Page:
Police leaders have accused Priti Patel of a “power grab” that would allow the home secretary to intervene in local law enforcement matters and silence chiefs who want to speak out on issues deemed politically sensitive.
An extraordinary row has broken out behind the scenes, with police bosses accusing Patel of trying to obtain new powers without parliamentary approval.
The vehement backlash from chief constables and police and crime commissioners (PCCs) comes after an attempt by the government to redraft a written protocol that tries to define where the responsibility lies in policing.
Parts of the plan have been labelled “profoundly dangerous” anda “power grab threatening operational independence” by one chief constable. Police and crime commissioners, in a private response, described some of the government proposals as “ultra vires”, meaning going beyond the home secretary’s legal authority.
The government handed powers over local policing to PCCs as part of its localism agenda a decade ago. But one government proposal makes it easier for the home secretary to intervene in such matters, while another increases the pressure on chiefs and PCCs to answer to the home secretary.
A Home Office source with close knowledge of Patel’s thinking rejected the criticism. They said: “It is not a power grab, it is not a threat to operational independence, but making clear whose job and whose responsibility things are in the policing world. Should it not be the home secretary’s role to ask questions?”
The row at the top of the criminal justice system in England and Wales centres on the Home Office’s attempt to revise the policing protocol, which was first produced in 2011 and came into force in January 2012.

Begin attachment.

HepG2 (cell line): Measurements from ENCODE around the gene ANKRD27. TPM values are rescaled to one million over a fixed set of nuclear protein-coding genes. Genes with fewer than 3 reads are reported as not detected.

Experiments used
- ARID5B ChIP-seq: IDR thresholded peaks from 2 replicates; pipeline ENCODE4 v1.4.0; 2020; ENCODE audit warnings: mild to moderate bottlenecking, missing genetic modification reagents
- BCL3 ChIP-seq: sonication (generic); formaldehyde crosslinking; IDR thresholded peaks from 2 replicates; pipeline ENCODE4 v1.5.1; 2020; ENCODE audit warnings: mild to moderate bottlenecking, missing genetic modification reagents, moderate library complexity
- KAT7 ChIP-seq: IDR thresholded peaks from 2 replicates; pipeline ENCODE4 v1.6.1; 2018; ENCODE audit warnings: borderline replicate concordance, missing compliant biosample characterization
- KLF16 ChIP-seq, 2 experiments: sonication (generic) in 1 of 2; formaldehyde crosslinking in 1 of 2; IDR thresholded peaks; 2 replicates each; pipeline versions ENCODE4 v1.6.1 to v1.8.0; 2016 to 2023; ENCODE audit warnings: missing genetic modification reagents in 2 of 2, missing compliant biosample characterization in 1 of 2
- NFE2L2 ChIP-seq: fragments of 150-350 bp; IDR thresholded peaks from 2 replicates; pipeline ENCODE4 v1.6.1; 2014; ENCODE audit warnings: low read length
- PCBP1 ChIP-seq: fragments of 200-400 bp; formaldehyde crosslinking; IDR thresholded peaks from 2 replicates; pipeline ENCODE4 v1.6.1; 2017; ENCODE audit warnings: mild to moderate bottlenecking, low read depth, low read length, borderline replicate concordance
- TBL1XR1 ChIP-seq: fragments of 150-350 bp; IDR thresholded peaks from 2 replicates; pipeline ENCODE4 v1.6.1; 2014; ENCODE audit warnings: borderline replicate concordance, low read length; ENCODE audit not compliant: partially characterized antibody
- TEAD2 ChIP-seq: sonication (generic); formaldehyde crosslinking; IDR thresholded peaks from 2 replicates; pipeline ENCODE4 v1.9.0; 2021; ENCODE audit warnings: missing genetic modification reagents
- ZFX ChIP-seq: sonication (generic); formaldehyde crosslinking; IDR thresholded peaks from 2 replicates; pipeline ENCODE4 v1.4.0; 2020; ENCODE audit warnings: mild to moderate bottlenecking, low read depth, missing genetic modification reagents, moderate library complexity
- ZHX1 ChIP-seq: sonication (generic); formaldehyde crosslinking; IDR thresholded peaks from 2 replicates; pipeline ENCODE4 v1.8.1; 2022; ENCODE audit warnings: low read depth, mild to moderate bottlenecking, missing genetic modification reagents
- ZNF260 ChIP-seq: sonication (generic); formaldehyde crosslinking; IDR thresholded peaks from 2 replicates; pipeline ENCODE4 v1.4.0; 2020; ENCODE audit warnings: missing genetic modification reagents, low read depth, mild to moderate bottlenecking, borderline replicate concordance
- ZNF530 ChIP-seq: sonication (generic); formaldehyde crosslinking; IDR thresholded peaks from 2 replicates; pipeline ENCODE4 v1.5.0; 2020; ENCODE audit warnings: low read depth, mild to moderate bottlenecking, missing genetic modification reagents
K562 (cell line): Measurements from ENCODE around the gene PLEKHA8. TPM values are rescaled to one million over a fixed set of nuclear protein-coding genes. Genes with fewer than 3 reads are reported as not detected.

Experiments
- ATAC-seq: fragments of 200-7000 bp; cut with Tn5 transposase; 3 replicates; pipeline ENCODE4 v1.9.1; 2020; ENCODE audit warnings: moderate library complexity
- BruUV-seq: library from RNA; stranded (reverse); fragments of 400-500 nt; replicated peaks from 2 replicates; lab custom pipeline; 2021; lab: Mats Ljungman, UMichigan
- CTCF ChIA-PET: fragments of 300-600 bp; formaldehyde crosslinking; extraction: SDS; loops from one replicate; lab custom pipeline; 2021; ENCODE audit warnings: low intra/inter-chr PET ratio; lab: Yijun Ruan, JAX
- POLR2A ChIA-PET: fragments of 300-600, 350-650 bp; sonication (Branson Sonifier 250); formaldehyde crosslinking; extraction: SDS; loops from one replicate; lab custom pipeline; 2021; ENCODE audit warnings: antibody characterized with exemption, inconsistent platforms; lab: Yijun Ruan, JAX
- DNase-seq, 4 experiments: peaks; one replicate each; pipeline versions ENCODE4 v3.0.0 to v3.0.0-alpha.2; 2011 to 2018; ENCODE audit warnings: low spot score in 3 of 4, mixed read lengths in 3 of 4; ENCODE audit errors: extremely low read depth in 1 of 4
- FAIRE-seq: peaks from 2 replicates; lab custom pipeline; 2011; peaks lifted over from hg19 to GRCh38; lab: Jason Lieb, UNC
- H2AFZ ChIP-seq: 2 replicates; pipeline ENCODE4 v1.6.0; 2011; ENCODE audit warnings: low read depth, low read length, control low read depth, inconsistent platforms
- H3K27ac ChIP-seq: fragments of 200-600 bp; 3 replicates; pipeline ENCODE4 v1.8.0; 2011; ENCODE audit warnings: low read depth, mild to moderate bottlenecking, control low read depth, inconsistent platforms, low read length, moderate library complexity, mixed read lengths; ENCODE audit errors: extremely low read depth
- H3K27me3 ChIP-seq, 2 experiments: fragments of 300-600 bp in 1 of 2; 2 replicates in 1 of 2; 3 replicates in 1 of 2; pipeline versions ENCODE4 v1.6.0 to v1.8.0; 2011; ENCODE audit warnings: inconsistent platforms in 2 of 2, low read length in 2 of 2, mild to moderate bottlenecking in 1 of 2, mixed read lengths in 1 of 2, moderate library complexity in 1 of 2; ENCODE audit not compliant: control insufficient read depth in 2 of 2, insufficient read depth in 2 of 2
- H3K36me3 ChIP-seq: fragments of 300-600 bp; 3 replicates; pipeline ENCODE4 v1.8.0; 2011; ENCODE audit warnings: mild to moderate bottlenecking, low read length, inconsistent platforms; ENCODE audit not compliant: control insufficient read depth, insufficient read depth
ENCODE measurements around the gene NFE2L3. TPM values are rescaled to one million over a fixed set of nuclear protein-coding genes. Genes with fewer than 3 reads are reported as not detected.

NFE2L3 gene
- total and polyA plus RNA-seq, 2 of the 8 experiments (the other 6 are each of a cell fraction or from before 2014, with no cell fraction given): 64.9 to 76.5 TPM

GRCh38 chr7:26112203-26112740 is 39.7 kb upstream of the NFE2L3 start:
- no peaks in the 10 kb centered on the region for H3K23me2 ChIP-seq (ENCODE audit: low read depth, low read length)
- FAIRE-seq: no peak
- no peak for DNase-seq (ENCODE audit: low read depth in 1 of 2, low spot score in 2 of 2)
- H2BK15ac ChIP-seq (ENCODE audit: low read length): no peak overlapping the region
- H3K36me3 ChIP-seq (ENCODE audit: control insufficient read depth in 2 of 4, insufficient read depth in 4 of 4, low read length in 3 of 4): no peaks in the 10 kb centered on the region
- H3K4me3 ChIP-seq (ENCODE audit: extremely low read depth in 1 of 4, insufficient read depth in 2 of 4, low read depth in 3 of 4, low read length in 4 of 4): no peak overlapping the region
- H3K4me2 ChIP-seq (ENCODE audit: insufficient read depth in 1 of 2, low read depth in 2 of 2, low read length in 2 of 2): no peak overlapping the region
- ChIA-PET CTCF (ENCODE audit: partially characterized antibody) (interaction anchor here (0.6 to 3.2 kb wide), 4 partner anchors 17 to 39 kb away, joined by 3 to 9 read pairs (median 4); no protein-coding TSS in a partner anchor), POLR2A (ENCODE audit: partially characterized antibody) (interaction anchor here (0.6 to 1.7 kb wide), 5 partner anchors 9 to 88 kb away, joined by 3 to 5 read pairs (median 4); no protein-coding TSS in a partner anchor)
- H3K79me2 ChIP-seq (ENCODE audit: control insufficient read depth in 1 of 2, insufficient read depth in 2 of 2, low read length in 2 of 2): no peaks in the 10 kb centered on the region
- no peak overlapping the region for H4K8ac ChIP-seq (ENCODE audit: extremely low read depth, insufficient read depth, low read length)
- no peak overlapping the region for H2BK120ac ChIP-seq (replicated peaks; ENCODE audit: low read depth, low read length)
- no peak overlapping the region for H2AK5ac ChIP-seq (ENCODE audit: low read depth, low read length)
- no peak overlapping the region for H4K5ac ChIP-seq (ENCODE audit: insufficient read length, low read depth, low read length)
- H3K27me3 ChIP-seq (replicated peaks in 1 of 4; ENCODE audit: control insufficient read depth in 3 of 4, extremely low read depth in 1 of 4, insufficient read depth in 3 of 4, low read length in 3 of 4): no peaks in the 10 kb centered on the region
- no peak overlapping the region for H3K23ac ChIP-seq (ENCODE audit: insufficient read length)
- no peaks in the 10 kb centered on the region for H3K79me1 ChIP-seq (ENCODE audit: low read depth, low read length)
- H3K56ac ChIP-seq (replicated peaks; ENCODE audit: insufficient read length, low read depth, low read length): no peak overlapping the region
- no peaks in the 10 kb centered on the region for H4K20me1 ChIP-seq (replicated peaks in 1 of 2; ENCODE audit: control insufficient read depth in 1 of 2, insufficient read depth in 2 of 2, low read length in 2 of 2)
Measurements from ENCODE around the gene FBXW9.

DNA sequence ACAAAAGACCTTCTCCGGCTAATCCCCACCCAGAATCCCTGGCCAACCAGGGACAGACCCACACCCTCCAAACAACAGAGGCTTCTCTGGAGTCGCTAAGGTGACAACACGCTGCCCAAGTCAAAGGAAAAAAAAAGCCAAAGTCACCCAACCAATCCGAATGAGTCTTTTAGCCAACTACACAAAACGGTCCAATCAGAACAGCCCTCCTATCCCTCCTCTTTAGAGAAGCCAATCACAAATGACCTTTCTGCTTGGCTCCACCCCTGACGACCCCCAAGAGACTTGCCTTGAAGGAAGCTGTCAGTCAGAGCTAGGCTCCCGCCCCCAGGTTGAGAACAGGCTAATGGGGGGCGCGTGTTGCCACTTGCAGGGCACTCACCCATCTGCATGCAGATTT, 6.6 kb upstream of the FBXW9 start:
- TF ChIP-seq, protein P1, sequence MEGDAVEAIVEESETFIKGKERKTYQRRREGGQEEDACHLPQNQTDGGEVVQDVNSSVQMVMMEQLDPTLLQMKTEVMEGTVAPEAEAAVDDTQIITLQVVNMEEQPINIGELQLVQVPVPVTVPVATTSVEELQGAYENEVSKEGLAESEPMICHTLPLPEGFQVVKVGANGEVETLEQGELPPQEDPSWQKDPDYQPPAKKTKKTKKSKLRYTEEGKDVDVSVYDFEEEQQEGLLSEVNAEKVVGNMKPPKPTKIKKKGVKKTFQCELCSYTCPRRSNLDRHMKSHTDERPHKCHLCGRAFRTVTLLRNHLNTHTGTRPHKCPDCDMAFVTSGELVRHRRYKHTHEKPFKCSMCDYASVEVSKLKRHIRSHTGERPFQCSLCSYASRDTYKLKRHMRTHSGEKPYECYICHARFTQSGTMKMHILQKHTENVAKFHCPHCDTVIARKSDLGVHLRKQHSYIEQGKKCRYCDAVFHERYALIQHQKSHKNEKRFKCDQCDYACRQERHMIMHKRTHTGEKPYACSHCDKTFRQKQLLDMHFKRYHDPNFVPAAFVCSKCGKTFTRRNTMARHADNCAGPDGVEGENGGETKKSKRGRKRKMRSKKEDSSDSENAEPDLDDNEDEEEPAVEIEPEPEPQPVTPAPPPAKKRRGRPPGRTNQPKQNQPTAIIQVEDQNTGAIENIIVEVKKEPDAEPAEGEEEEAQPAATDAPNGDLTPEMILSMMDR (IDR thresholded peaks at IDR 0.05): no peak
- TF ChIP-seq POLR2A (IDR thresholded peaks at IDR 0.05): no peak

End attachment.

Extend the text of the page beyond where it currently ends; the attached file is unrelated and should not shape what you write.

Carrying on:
The Home Office draft of its new version, seen by the Guardian, was sent to chief constables and PCCs for their views, with consultation closing on 2 May. It sets out how the government, chief constables and police and crime commissioners should work together.
It is widely agreed that, after a decade, updating the original version is a good idea. But the new draft protocol gives the home secretary the right to demand answers from chief constables, which PCCs believe impinges on their role.
One chief constable said the protocol “expanded” the home secretary’s role beyond what is written in law.
Another said: “It was your party that gave these powers away, if they don’t like it, take it back with legislation through parliament. A lot of chiefs believe the way it is written now is ultra vires. They are angry.”
Since Patel became home secretary, her department has wanted more involvement in policing under a policy called “lean in”. The chief constable said: “They use the term leaning in. For the first time, the chiefs are leaning out.”
A Home Office source said the changes made sense and expressed bafflement at the opposition. “We are going to write down more clearly whose job is what, who can ask for information and who can do various things,” they said.